Because if we really believed that’s true, I have to believe…that we would live very differently.

God has already made God’s home among us.

Yet we look to the heavens for signs of God’s presence, instead of out…to our neighbors…to our friends…to our families…to the members of our communities…

In our reading we heard from 2 Samuel, God says to the king David, through the prophet Nathan, “Why do you want to build me a house? Why do you want to build a temple for God?” God had been traveling with the Israelites through the wilderness in a tent and a tabernacle. This was a God on the move. Why would you want to plant God in a box?

Besides, God says, I, the Lord, am going to make you a house—a family…a people—you and your house…the line and the family of David…will be established forever.

This God is not one to be boxed in.

And in our Gospel from Luke, Gabriel tells the young woman, Mary, that the child she will give birth to is to be called “child of God”, and this is the one to reign over the house of Jacob—the house of Israel—and of this kingdom there will be no end. In the child, Jesus, God has made God’s dwelling among God’s people. God’s holy habitation is in, with, and among God’s people. God’s house is the people of God.

This God is not one to be boxed in.

This is a deeply helpful reminder for me as I stand here and preach to an empty Sanctuary. I posted on my Facebook page a couple of weeks ago a wide shot of the Sanctuary with Danny standing behind the camera with the caption: “The real behind-the-scenes of New Hope Lutheran Church.” and I commented under that that I used to love the stillness and quietness of an empty Sanctuary, but that I had grown to resent it over the past 9 months.

An empty Sanctuary used to be a place for me to calm my racing thoughts and a space that I could be in quiet conversation with God. Now it just reminds me of how much I long to see it full again.

Friends, I don’t need to tell you about all this pandemic has taken away from us. I grieve with you…truly, I do. This is not the kind of thing we study in seminary. There’s no course for surviving a pandemic. Mostly, we’re just making it up as we go along. Which sometimes is the best any of us can hope to do.

But reading these scriptures this week has renewed some spirit within me. I’m reminded that this building…these walls…have never been where God dwells.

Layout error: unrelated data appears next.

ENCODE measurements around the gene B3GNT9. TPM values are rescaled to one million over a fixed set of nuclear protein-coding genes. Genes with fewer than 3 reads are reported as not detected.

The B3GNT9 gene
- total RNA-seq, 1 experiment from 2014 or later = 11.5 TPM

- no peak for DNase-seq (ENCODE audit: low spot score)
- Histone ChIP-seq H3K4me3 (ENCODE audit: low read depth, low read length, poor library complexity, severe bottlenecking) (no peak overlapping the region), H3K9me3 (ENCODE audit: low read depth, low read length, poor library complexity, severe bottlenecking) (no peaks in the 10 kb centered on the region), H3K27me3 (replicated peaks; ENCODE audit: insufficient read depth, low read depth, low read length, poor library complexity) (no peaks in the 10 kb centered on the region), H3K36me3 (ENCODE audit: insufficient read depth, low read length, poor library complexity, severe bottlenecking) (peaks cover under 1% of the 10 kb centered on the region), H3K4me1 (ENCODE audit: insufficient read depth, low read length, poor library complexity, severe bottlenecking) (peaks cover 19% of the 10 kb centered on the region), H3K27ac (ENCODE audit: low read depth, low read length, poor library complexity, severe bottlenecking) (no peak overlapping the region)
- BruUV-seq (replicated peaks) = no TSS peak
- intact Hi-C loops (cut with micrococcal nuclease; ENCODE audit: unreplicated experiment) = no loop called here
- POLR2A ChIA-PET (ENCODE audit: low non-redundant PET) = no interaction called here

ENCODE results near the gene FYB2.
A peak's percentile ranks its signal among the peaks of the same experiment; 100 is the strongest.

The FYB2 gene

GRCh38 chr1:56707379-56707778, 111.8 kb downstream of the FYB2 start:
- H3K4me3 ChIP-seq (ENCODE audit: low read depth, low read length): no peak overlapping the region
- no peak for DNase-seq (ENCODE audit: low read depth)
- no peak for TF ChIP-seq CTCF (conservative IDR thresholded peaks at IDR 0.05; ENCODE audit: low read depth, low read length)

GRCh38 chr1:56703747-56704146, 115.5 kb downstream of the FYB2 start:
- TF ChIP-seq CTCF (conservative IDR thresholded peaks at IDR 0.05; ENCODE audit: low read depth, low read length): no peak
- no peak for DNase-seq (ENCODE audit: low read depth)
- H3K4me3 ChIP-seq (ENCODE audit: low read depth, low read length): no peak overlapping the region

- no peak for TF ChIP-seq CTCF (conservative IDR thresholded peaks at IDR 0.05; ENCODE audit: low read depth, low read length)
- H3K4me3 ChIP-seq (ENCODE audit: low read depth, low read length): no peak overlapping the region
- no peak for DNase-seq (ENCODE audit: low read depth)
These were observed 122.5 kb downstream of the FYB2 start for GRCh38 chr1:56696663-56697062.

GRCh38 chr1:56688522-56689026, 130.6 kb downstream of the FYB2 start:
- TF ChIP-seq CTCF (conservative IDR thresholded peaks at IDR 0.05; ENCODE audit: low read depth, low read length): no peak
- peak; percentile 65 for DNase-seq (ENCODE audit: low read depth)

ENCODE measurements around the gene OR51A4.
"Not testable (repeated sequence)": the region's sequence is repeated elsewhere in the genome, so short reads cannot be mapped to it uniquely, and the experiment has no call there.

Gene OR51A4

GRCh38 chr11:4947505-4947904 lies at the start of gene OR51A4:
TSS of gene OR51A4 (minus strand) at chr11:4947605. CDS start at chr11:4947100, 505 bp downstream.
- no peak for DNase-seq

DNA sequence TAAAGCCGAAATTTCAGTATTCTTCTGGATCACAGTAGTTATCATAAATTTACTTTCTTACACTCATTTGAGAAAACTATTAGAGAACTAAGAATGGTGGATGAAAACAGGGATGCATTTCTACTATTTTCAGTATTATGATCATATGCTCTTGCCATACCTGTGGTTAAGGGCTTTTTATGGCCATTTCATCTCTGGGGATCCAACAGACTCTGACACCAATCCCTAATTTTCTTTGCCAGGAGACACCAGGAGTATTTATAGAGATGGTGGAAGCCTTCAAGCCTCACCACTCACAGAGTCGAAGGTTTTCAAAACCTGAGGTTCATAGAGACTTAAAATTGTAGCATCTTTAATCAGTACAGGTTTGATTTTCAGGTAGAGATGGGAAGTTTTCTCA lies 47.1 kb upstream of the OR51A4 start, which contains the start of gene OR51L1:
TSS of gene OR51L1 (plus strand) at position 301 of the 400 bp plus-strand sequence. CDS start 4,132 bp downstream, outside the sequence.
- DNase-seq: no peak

These seats will be full again…in time. We will gather for worship again…once our sound system and live streaming cameras are finally installed and new COVID-19 case counts have come down from their astronomic levels. We will gather back here again…soon…but it won’t be because God is here.

It will simply again be the place that the people of God happen to gather.

The building is staying closed for now, but we are still worshiping.

The building is staying closed for now, but God is still being praised.

God’s dwelling place…where God resides…is among you.

You are the body of Christ.

So where do you see God in your neighbors…your friends…your families…the members of your communities…?

God is found in acts of love between people. Through ELCA Good Gifts providing a lifeline for folks in developing countries. Through Project SMILE making Christmas a reality for those who need an extra hand this holiday. Through our many projects with Armstrong Elementary, literally serving our neighbors, to inspire them to continue showing up for school, whether virtual or in-person, every day. Through the scholarships for the students at our sister congregation El Buen Pastor in El Salvador. Through a kind word, simply saying thanks, smiling with your eyes behind your mask…to those who are serving you through this pandemic…whether at the drive-thru or the grocery store, or the doctor’s office. Through sending thank you cards to our healthcare workers at Sugar Land Methodist or St. Luke’s or Hermann.

What other ways can you show God’s love?

What other ways can New Hope show God’s love in our neighborhood?

This isn’t rhetorical, I really want to know. If you have an idea for how we can be the hands and feet of Christ in our community if you have an idea of how we can show God’s love even more, would you let me know? Would you email me at and tell me your idea.

I’d love to hear it.

Because that’s where God is found.

In the love shown and shared between people.